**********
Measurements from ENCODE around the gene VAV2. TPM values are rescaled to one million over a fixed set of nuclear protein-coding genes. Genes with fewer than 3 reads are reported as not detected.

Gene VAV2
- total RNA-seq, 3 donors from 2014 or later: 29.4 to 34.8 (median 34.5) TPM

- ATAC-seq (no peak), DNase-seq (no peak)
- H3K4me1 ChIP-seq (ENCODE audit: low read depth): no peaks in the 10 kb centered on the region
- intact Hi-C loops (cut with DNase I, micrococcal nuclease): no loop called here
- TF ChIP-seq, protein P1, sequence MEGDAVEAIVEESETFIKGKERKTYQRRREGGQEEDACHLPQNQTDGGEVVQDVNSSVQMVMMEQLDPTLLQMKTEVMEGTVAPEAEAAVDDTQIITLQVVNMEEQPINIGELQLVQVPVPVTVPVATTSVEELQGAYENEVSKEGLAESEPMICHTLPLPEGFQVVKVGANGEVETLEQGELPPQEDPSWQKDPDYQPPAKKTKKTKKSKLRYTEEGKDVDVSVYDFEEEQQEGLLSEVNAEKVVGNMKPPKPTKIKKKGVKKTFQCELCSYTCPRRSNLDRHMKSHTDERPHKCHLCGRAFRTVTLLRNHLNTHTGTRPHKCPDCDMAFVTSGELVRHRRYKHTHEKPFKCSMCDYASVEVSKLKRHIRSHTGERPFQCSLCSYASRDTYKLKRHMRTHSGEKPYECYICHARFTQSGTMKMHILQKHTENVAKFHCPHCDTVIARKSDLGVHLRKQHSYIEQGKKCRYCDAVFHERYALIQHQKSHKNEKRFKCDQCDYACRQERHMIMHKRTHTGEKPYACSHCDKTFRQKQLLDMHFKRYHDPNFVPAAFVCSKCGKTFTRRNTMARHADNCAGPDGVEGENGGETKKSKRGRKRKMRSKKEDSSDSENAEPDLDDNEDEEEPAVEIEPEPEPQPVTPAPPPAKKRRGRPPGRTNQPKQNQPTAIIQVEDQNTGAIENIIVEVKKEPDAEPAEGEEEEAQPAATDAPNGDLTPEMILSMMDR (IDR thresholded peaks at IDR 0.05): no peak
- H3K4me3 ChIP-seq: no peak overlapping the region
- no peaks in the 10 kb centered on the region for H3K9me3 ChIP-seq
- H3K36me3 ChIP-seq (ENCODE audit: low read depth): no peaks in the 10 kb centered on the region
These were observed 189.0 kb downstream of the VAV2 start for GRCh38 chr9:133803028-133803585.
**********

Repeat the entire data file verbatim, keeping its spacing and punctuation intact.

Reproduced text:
Measurements from ENCODE around the gene VAV2. TPM values are rescaled to one million over a fixed set of nuclear protein-coding genes. Genes with fewer than 3 reads are reported as not detected.

Gene VAV2
- total RNA-seq, 3 donors from 2014 or later: 29.4 to 34.8 (median 34.5) TPM

- ATAC-seq (no peak), DNase-seq (no peak)
- H3K4me1 ChIP-seq (ENCODE audit: low read depth): no peaks in the 10 kb centered on the region
- intact Hi-C loops (cut with DNase I, micrococcal nuclease): no loop called here
- TF ChIP-seq, protein P1, sequence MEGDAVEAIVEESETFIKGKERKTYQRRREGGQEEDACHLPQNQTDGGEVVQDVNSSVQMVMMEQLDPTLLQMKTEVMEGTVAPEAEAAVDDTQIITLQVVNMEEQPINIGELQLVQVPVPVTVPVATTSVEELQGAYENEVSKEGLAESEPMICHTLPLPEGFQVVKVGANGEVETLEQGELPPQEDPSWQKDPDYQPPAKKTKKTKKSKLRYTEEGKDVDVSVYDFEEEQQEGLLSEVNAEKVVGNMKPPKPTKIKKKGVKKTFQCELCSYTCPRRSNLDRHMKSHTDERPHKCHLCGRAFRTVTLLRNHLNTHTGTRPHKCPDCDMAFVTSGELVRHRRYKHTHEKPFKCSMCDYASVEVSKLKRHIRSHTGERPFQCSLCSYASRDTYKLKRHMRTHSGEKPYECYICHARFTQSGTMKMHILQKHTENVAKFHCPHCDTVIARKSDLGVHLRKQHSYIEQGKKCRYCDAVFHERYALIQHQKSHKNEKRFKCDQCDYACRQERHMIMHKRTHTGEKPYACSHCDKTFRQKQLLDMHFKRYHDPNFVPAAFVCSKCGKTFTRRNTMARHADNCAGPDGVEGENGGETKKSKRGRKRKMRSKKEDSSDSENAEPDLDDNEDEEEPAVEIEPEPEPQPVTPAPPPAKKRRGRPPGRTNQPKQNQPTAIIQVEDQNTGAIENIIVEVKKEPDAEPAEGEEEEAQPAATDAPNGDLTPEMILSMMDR (IDR thresholded peaks at IDR 0.05): no peak
- H3K4me3 ChIP-seq: no peak overlapping the region
- no peaks in the 10 kb centered on the region for H3K9me3 ChIP-seq
- H3K36me3 ChIP-seq (ENCODE audit: low read depth): no peaks in the 10 kb centered on the region
These were observed 189.0 kb downstream of the VAV2 start for GRCh38 chr9:133803028-133803585.